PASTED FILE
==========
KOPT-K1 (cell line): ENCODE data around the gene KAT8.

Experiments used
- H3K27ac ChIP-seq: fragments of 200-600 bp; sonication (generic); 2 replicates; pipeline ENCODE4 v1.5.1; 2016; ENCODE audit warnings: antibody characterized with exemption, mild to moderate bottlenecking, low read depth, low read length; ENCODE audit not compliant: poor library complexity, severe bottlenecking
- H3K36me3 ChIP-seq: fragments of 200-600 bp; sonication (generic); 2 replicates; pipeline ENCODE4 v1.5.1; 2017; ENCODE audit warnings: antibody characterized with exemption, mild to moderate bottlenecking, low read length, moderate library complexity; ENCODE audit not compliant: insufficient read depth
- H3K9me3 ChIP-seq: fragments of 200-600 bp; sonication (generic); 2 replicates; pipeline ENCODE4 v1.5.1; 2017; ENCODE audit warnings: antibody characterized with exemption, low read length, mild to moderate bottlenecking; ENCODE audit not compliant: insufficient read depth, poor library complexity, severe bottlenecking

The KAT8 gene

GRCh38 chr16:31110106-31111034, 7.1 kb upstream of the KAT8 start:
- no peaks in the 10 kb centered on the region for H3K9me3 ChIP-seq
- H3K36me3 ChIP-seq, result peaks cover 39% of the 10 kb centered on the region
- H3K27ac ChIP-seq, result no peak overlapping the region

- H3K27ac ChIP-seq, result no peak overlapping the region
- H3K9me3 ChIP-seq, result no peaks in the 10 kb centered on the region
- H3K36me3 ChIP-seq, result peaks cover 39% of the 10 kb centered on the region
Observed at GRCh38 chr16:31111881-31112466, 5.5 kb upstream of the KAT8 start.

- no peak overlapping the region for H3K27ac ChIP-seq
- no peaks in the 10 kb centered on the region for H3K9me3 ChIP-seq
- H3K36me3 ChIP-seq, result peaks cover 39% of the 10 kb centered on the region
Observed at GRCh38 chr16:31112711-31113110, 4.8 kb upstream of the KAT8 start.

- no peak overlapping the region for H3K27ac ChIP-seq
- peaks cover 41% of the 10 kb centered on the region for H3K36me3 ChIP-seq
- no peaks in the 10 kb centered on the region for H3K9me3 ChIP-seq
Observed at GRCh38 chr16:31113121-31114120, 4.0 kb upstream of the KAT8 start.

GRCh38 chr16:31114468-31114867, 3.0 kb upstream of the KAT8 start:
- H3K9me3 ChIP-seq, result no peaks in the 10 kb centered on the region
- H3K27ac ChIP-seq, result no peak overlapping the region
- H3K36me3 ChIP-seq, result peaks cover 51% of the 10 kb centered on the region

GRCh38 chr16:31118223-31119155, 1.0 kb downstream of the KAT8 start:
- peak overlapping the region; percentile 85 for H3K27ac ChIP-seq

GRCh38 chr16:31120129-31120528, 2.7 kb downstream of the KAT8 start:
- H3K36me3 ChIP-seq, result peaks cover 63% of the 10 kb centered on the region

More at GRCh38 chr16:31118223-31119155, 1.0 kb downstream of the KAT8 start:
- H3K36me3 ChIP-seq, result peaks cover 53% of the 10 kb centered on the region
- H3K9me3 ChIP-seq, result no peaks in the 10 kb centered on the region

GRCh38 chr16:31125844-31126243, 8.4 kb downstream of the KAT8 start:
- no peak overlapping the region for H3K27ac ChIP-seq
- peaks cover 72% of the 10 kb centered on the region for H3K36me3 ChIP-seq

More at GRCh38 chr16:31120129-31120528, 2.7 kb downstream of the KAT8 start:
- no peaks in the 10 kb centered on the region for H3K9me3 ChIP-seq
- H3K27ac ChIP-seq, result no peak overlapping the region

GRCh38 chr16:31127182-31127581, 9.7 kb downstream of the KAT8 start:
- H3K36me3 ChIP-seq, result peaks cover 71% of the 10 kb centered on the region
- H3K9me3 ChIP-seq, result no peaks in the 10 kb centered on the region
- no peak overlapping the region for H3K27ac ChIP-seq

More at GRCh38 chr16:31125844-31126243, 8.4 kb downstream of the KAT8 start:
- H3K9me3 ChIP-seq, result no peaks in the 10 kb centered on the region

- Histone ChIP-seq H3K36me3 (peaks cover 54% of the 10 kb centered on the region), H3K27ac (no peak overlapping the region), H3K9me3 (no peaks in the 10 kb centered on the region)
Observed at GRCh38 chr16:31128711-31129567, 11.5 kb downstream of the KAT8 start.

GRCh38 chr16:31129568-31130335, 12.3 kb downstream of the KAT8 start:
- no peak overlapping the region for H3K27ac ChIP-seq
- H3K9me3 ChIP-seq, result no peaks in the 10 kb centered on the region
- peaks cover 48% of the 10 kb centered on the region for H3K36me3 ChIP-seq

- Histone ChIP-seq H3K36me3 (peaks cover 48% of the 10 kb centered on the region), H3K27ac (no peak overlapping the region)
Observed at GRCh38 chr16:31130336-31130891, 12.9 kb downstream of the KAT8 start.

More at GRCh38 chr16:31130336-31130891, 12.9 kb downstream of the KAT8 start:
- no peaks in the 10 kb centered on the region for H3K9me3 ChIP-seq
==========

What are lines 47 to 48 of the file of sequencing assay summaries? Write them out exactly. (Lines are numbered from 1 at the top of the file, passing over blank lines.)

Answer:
Observed at GRCh38 chr16:31128711-31129567, 11.5 kb downstream of the KAT8 start.

GRCh38 chr16:31129568-31130335, 12.3 kb downstream of the KAT8 start: